Progressive Rancher Works to Improve Soil Health

corn maze

Rancher, board member, and advocate, Shawn Freeland, is never finished learning and finding better ways to improve soil health.

“He is very progressive in his thought process,” said Matt Metzger, Millborn Cover Crop and Forage Specialist. “He is always thinking long-term and trying to do what is good for both the land and the livestock. This is a special mindset and I look up to what he is doing.”

Shawn Freeland runs a farm and ranch alongside his wife and two daughters. The family has a cow-calf operation and runs 300 acres of irrigated crop-land near Caputa, S.D.

Freeland is a rancher from Caputa, South Dakota. He has a cow-calf operation and 300 irrigated acres of cropland. Besides the 40 acres used for alfalfa, 260 acres are used for grazing.

In addition to ranching, Freeland is active on the South Dakota Soil Health Coalition Board and the local Conservation District Board.

“At the annual convention, I was blown away with the discussion topics. I asked how to get involved and how to further my knowledge of soil health,” Freeland said about joining the coalition board of directors two years ago.

As a board member, Freeland attends meetings, helps with workshops, tours, speakers, a soil health school and prepares for the annual convention. He also serves as a voice for soil health, serving as a contact for someone to call and talk.

Freeland’s knowledge of soil health does not end here. He and his family planted pumpkins and cover crops on their farm as part of an Agri-tourism project. Except, this was not just cover crops. It was a cover crop maze designed to educate visitors on soil health and healthy food.

The entrance of the maze welcomes the community who attend the maze. At the maze, they can learn about cover crops and complete a scavenger hunt to find different varieties of plant in the field.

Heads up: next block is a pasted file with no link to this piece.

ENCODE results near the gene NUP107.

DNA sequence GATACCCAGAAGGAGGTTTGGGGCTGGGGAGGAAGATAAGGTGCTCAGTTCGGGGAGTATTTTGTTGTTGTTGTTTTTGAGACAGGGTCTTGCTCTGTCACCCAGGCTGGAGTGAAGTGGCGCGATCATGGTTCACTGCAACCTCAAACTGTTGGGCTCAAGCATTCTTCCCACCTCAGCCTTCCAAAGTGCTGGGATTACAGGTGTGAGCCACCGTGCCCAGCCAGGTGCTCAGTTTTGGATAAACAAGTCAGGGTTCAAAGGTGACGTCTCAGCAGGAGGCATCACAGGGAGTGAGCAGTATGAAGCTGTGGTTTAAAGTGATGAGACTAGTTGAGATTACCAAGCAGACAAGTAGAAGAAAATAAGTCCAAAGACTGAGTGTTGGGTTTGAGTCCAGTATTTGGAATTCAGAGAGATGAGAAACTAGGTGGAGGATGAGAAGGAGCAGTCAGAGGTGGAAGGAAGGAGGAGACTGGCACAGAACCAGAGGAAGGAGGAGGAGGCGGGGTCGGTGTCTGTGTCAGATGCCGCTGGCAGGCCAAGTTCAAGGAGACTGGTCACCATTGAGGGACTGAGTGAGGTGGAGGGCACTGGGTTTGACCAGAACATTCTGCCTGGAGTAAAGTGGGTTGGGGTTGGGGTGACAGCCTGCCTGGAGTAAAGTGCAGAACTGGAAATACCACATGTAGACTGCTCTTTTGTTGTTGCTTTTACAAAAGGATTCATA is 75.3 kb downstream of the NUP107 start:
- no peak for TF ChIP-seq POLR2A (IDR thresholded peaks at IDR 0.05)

“Throughout the maze, there is a scavenger hunt for attendees to find different varieties of plants,” Freeland said. “We want to show how cover crops are providing nutrients to cattle and to us.”

During the event, Freeland walks the field to visit with people about his experience with cover crops.

“Cover crops have made my operation more profitable and less stressful,” Freeland said. “I have a goal to improve soil health and I use my cows as a tool.”

Freeland recently changed his mindset from wanting to own 600 cows to owning the right number of cows to best preserve the land and improve soil health.

“My main goal is to preserve the soil and increase soil health,” Freeland said. “I follow the five principals of soil health to build more soil.”

Advice from Freeland

  • Cover crops are a cycle to build, not an instant cure to all.
  • Soil has to be built. Start with a bi-annual mix.
  • When grazing, don’t take it all. Leave plenty for the soil.
  • Cows are a tool for cover crops and cover crops are a tool for soil health.

To learn more about cover crops and how to improve your soil health, contact Matt Metzger at 605-646-4225 or



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